Out of this history we grew a generation of Americans who knew with certainty (and unfortunately with accuracy) that going into the financial industry, taking risks, and pushing the boundaries of the rules could make one a multi-millionaire in short order. The most capable of the students at the great universities many of them Ivy League schools went into finance. Those individuals were supposed to be a wide variety of things especially the keepers of the flame, the torch that is passed from one generation to another, the moral standards, the courage, the willingness to sacrifice for their country and their fellow man so that all can prosper. It is difficult to maintain a system of morals when the rewards are so extreme. My understanding is that ivy leaguers can start at a Wall Street firm for as much as $350,000 in salary. And after that if you are willing to do “what it takes,” the path to being a mere millionaire is quick and easy. These people were supposed to be crusading attorneys, publishers, politicians, administrators – all those things that make societies function. There is an ancient precept that nations succeed based on the wisdom of the learned, the courage of their soldiers and the efforts of the workers. Our best and brightest don’t go there. They go to make money in a moral vacuum.

We are going to pay for this for a long time. When the basic doctrine, the ethos of a country becomes devoted to the acquisition of wealth with not even a tiny lip service to virtue you get unethical conduct on a broad front across the business world. Everything that has happened since then, has grown out of these events that I described. The Savings and Loan Etc. (I was going to list them but you know as well as I do what they are and I find it too depressing to make such a list just at the moment) are all explainable out of these elements.

Now we have the demonstrations on Wall Street that are rapidly forming a counterpoint to the story,  I told above.

Is this the beginning of a brand new story or a small and insignificant chapter in the global rise of financialization?

I am hoping for a new story.

James Pilant

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Business Ethics Roundup 10/11/2011


1. The Ethics Sage has a new post on the civility movement at Harvard  entitled –

Harvard University Jumps on the Civility Bandwagon

Here’s a key paragraph:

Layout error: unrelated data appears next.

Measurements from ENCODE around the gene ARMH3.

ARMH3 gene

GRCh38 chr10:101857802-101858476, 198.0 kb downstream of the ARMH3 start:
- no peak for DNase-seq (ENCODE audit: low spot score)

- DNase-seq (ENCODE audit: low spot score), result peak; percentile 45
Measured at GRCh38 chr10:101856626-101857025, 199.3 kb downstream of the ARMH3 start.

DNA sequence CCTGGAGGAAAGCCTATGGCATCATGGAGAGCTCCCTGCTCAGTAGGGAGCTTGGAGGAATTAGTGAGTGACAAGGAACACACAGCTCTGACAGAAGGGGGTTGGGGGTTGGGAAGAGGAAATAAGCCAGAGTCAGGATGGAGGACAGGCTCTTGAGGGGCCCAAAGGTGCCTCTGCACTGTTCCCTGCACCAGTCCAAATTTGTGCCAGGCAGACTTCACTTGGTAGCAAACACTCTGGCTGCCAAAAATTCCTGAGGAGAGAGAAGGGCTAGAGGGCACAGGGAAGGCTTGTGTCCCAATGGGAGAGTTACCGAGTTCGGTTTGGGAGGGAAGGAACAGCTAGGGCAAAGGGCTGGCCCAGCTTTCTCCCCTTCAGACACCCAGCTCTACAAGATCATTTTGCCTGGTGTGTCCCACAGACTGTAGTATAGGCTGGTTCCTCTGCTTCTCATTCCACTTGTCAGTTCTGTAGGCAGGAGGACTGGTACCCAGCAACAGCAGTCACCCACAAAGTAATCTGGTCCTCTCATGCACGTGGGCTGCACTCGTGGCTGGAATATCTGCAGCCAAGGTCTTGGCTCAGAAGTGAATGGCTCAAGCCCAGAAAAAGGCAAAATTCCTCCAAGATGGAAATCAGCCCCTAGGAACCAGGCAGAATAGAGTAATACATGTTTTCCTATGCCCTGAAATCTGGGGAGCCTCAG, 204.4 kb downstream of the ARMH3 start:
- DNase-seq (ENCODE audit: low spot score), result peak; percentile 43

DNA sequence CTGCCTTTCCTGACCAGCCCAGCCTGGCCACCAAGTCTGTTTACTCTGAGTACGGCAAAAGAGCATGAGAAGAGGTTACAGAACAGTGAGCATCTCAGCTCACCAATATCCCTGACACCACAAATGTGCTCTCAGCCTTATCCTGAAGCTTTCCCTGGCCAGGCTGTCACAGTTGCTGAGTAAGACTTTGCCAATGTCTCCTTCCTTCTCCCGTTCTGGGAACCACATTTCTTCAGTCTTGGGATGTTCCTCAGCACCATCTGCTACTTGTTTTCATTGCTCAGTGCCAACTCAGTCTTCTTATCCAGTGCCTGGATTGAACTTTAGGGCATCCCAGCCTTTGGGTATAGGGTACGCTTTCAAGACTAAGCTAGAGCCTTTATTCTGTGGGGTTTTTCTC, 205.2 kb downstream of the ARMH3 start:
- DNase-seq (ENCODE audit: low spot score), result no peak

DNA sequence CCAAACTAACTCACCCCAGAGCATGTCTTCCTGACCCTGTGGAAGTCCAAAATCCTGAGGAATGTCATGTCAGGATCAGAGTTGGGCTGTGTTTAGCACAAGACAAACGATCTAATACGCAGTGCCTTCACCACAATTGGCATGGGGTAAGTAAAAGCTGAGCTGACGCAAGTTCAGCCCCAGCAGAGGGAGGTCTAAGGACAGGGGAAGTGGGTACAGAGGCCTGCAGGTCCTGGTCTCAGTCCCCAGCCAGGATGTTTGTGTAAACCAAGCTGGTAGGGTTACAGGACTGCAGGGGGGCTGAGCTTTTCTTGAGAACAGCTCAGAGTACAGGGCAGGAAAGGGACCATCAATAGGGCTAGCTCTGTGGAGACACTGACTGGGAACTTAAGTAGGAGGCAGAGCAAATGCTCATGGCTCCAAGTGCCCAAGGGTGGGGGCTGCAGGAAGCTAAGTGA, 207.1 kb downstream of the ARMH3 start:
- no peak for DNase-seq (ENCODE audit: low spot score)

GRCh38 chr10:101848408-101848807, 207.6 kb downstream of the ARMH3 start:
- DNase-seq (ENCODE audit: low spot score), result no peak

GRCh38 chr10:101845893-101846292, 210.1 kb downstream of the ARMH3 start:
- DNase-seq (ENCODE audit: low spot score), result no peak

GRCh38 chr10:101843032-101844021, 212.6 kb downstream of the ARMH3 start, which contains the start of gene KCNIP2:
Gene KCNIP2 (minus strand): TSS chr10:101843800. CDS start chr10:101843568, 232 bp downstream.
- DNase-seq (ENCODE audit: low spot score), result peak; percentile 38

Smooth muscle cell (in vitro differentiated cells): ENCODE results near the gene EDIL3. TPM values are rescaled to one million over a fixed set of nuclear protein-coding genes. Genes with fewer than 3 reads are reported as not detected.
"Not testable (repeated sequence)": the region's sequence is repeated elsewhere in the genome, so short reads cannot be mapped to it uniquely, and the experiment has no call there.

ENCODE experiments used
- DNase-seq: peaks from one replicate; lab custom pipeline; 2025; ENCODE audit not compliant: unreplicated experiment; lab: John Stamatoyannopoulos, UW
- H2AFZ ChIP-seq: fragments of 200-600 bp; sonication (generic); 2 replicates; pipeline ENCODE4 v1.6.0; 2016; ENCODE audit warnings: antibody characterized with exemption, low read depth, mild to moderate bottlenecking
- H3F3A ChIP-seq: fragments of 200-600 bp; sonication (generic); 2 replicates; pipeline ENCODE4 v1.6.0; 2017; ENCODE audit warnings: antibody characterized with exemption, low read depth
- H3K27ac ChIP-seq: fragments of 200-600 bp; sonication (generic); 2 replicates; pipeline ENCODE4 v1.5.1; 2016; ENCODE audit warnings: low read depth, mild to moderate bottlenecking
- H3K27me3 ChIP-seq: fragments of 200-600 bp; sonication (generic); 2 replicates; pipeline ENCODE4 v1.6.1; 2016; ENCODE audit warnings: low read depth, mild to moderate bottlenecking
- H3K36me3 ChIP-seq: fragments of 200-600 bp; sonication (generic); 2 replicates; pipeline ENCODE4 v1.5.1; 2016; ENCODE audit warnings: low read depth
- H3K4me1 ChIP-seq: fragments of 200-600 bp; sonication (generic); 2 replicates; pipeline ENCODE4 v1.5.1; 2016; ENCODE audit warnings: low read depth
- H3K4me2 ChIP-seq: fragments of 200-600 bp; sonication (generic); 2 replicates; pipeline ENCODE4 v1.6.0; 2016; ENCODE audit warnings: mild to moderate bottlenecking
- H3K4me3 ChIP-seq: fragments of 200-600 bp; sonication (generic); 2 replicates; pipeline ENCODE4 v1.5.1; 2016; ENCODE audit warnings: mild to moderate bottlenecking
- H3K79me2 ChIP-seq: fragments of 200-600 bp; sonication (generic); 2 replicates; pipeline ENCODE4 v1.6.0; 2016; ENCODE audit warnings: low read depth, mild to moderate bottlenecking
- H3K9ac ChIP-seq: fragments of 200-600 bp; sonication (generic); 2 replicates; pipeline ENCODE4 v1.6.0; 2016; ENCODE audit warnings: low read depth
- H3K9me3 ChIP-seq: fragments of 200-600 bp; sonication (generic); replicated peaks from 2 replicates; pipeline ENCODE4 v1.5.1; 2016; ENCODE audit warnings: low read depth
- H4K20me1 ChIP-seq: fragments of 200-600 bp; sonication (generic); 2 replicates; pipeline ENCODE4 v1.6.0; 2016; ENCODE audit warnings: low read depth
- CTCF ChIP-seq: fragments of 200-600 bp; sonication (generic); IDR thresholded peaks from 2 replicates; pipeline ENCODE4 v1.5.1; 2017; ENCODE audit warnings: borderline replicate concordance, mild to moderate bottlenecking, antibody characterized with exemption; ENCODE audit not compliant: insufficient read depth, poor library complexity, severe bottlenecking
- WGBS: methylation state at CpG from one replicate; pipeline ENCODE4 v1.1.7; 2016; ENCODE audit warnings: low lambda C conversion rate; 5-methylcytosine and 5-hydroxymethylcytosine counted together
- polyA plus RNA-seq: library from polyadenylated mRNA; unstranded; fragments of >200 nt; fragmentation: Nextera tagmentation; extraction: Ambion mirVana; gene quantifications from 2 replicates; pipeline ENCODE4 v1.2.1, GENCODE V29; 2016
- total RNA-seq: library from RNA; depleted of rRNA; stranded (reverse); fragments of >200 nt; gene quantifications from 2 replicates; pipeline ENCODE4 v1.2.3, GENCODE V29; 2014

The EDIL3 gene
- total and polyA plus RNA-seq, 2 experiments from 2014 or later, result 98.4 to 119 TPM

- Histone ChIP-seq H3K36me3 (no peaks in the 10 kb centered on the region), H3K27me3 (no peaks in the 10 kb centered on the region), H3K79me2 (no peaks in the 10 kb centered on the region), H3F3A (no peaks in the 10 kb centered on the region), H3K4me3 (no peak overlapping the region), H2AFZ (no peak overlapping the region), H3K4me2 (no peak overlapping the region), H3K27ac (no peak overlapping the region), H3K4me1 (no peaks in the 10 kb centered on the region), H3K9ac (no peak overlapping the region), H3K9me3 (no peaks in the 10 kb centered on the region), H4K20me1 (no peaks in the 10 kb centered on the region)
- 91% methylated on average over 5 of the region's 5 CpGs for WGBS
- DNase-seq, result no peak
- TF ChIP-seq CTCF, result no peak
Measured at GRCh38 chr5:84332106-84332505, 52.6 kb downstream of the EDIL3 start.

The fact is administrators at Harvard are pressuring the Class of 2015 to do something no other student class has ever been asked to do in 375 years: Sign a civility pledge. The “Class of 2015 Freshman Pledge” was presented to students before an opening convocation last month. The message serves as a kind of moral compass for the education Harvard imparts. In the classroom, in extracurricular endeavors, and in Harvard Yard and Houses, students are expected to act with integrity, respect, and industry, and to sustain a community characterized by inclusiveness and civility. The “Pledge” idea seems a bit odd to me. Is Harvard saying its students have not acted civilly up until now? Has Harvard ignored civic virtue in its teachings?

It’s a good article. Certainly, I think a few more pledges in the direction of civility and morality are merited. The current American ethos seems to be heavily drawn from Milton Friedman and Gordon Gekko, in equal parts.

2. Professor Chris MacDonald writing in the Business Ethics Blog has an article intriguingly entitled –

Bullying in Pursuit of the Public Good

This would be my preference for the key paragraph – not as lively as some of the others but it contains the heart of the message – Don’t assume one side is right all the time.

Now most people are generally not very worried about major corporations, or large institutions of any kind, being bullied. And it’s easy enough to understand why. We’re usually more worried about corporations having too much power, rather than too little. But to uniformly celebrate victories of NGOs over corporations is to assume that NGOs are always right. And that’s a mistake. It’s also a mistake to assume that NGOs are in any important sense democratic, or automatically representative of the public interest.